Condos' reserve funds deserve more scrutiny
If you plan to buy into a condominium association -- or if you already own and plan to refinance the mortgage -- you should be aware of the new rules published by the Federal Housing Administration.
For years, the FHA was the forgotten stepchild among mortgage programs. Its procedures were cumbersome and its response time extremely slow. However, as a result of new laws -- and the current mortgage mess -- FHA-insured loans have come of age.
On Nov. 6, the FHA issued guidelines that will have significant effect on community associations throughout the country.
Although there are many aspects to these new guidelines, including such areas as the number of investor owners that will be permitted in a condominium before the FHA quits making loans to new buyers there, this column will only address the new reserve requirements.
First, what is a reserve? It means just what the word implies -- money that the association should have set aside "in reserve" to cover the cost of emergencies or major repairs. Maintaining adequate reserves is -- or should be -- an essential part of every community association's duties.
Under FHA rules, an association must demonstrate to the mortgage lender that the funding of replacement reserves for capital expenditures and deferred maintenance represents at least 10 percent of the association's budget. Although many community association property owners may not realize it, a community association is a business and must be run just like any other business. Indeed, many associations are very big businesses, with large incomes and equally large expenses.
Every year, the board of directors -- working through its management company, if there is one, must project its income and expenses for the next year. Often, this projection is speculative, based on previous years' experiences. However, there are ongoing operating expenses that must be paid, such as insurance premiums, water service, trash collection and payroll taxes. In order to project the next year's expenses, the board has to know approximately how much money will be available during the coming year. It should be obvious that the board cannot plan to spend more money than it will receive. Associations are not the federal government.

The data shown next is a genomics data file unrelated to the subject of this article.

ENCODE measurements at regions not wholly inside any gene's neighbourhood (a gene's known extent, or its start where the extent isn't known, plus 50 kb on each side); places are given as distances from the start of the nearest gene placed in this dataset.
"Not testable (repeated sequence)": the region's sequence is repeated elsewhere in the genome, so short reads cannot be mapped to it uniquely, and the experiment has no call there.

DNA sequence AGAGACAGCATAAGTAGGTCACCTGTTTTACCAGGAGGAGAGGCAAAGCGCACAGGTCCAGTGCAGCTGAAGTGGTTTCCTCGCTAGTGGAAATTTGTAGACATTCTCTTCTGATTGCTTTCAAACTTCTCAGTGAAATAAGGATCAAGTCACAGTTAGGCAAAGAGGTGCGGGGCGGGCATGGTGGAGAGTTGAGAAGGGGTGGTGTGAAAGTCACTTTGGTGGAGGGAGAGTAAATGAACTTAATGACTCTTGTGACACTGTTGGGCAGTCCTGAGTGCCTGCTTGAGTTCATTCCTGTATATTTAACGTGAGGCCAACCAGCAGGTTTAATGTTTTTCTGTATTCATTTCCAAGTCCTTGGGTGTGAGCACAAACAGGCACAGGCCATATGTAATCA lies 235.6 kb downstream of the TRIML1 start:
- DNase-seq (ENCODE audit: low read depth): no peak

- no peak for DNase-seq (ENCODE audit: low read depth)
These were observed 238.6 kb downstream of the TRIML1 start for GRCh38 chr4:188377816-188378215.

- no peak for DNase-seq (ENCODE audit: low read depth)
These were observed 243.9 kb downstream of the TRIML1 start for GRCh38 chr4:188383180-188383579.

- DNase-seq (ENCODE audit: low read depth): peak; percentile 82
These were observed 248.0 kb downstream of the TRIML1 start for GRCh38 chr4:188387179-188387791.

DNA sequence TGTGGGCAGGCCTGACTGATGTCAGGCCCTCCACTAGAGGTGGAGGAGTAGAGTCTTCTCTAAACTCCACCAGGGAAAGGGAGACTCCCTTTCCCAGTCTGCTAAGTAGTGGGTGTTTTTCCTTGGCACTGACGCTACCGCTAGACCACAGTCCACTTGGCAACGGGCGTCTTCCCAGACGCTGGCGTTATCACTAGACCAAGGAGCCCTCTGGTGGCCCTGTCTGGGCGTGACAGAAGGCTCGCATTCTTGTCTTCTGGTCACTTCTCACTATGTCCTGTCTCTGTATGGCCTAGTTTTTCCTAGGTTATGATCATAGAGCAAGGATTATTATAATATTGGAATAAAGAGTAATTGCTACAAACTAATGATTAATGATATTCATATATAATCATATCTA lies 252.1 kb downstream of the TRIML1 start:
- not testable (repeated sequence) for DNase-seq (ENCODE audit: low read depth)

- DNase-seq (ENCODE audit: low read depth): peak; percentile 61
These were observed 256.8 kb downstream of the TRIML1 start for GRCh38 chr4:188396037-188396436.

In addition to general operating expenses, boards are often called upon to make major repairs, alterations and even improvements to the common areas within the association. The driveway must be paved, the elevator must be overhauled, and the roof must be replaced. All of this costs money, and these additional expenses must come from somewhere. And all of the numbers must be incorporated into an annual budget.
How does the board project reserves? Over the years, the concept of a "reserve analysis study" has been developed, whereby qualified engineers perform an "A&E [Architectural and Engineering] Study" of the entire complex. These professionals will report to the board something that looks like this:
Item: Projected Useful Life/Cost to Repair/Annualization
Boiler 20 [years]/$35,000/$1,750; Elevator 5 [years]/$40,000/$ 8,000; Roof 12 [years]/$56,000/$ 4,666. Total: $14,416
This is just an example; obviously every association has different needs and different concerns. The bottom line is that your association -- in order to plan properly -- must add to the annual budget. In this example, the association needs to set aside $14,416 toward reserves. This money should be collected gradually from the owners as part of the overall monthly or quarterly assessment, and deposited in a secure, interest-bearing investment -- such as a Treasury bill or other government-insured fund.